pasty tax

50p - A small price to pay for cleaning up politics?

26th March 2012
26 Mar 2012
state funding
pasty tax
party spending
donation caps
party funding


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Following the ‘cash for access’ scandal the Electoral Reform Society has called on all parties to have a “grown-up” debate on the future of party funding – a discussion that must include the public funding option.
In November the Committee on Standards on Public Life’s proposed a modest “pence per voter” model for supporting UK parties - a tiny fraction of what European parties currently receive in state aid. [1]
The 50p figure is approximately what the government now expects the public to pay through its now infamous ‘pasty tax’.
Katie Ghose, the Electoral Reform Society's Chief Executive said.
The last 24 hours have shown why we desperately need a level playing field on party funding. But as long as politicians shy away from even putting public funding into the mix there is little chance of it being achieved.

"Yes, theseallegations can’t be swept under the carpet, but that’s precisely what the parties are doing with the state funding debate. 50p seems a small price to pay to clean up politics, and no more than the government now expects us to stump-up on top of a Cornish pasty.

"The public should not have to pick up the tab for the parties’ excesses. Any solution to the funding crisis needs to end the arms race that sees them pour millions into a handful of marginal seats. Local spending limits would remind parties of their vital public function – and that’s good news for local voters, local parties and the health of our democracy.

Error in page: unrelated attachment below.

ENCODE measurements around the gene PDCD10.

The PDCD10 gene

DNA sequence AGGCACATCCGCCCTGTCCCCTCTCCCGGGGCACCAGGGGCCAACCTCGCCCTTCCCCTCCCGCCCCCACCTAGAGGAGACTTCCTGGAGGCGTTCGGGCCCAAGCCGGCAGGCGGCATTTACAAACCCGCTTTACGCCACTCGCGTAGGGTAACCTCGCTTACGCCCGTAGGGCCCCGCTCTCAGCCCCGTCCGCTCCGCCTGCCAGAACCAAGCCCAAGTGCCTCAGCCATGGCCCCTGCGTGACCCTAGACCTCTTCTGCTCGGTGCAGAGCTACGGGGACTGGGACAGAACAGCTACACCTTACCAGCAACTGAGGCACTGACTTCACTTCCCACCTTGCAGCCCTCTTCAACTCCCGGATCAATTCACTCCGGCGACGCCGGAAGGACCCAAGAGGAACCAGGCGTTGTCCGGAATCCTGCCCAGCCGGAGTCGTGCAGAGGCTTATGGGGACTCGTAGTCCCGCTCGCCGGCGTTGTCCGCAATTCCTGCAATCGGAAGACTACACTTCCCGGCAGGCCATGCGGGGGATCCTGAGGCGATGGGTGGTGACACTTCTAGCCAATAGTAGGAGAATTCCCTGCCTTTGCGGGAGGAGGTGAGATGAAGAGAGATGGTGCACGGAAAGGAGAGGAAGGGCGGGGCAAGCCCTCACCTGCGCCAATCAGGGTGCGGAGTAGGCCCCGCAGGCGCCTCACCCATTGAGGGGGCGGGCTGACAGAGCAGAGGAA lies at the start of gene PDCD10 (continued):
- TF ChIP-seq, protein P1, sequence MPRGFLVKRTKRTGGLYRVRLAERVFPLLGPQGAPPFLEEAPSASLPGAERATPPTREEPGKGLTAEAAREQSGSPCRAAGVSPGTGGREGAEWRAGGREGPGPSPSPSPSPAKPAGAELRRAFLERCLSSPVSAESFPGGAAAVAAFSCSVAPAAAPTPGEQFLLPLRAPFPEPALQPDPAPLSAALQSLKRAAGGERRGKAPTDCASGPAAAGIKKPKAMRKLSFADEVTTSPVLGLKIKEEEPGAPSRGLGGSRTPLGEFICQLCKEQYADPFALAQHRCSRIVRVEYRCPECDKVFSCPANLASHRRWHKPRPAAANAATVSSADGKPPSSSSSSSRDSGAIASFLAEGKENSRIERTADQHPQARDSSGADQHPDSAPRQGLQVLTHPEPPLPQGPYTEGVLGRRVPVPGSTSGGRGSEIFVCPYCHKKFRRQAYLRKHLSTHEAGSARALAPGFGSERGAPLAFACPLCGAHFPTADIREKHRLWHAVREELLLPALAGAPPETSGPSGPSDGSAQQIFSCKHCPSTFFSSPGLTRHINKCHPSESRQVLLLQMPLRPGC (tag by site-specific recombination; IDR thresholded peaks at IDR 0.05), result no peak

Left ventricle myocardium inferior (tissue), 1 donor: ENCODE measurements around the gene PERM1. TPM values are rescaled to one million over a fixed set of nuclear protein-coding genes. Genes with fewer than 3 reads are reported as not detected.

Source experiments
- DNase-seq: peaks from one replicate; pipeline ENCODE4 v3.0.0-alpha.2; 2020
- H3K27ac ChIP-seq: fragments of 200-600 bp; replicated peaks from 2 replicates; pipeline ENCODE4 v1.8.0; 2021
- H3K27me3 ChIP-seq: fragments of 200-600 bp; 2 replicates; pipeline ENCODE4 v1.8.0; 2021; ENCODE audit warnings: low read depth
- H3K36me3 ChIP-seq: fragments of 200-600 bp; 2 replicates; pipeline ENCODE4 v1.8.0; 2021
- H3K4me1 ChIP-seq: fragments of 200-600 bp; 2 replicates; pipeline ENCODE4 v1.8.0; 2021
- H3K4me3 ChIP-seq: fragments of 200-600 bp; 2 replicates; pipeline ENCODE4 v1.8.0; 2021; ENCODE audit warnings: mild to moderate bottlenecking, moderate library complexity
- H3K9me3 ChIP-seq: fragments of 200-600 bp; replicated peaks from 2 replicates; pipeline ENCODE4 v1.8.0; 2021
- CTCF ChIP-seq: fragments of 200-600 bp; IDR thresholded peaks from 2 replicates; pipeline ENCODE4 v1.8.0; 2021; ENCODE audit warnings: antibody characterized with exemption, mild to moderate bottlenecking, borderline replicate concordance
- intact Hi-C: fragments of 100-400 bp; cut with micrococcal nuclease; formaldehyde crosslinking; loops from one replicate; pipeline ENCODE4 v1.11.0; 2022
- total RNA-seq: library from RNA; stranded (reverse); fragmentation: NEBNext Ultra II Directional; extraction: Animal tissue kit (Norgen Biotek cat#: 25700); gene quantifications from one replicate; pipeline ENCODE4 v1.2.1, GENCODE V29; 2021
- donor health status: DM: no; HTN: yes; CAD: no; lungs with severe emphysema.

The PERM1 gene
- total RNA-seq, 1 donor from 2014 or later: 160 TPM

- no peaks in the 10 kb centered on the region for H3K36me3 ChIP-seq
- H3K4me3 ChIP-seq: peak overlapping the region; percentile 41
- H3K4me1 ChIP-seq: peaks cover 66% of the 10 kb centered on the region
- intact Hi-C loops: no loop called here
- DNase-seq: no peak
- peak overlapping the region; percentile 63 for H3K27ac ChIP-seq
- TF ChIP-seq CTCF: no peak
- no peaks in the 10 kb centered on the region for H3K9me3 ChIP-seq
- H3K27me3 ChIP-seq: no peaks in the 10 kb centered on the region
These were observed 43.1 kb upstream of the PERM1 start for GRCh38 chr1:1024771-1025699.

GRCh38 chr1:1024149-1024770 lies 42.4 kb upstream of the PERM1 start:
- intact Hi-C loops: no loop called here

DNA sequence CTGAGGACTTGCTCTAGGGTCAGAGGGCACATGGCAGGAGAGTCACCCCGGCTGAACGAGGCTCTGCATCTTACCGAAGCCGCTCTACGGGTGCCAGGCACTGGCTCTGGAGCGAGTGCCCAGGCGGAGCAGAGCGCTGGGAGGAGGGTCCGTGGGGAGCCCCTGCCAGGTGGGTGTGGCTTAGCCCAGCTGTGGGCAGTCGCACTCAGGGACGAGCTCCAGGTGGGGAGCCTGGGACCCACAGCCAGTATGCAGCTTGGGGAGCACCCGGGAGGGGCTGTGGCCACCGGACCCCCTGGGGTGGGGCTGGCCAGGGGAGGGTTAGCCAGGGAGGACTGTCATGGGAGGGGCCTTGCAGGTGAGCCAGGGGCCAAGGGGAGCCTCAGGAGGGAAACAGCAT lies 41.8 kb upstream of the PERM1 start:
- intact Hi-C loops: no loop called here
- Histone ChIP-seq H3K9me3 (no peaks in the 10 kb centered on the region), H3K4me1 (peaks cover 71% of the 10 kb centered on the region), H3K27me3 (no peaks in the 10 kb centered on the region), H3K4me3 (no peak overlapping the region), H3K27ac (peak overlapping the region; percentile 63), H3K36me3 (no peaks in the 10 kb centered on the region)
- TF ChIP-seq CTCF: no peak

"Chasing the big money out of politics means difficult choices. We urgently need a grown-up debate on donation caps, public funding and spending limits. Taking any option off the table now would be nothing short of negligent.”

The Society has also confronted some of the myths surrounding the ‘Obama Model’ of party funding – pointing to independent research that shows the US president raised more in large donations than any candidate in American political history. [2]. Katie Ghose added:
Let’s not pretend the internet offers us a silver bullet. Those who claim UK parties just need to ‘Do an Obama’ with small online donations are being staggeringly naive. The US president made remarkable headway with small donors, but the evidence shows this in no way diminished the impact of big money.”
[1] The Committee on Standards in Public Life published its Thirteenth Report, Political Party Finance - Ending the big donor culture in November 2011. The report can be downloaded  The median state subsidy in Council of Europe member states at £3.25 per person per year. The UK’s current indirect state contributions already equal 35p per person, per year.
[2] See research from the Campaign Finance Institute, a non-partisan institute in 2008, which showed that Obama raised 80% more from large donors than small, outstripping all rivals and predecessors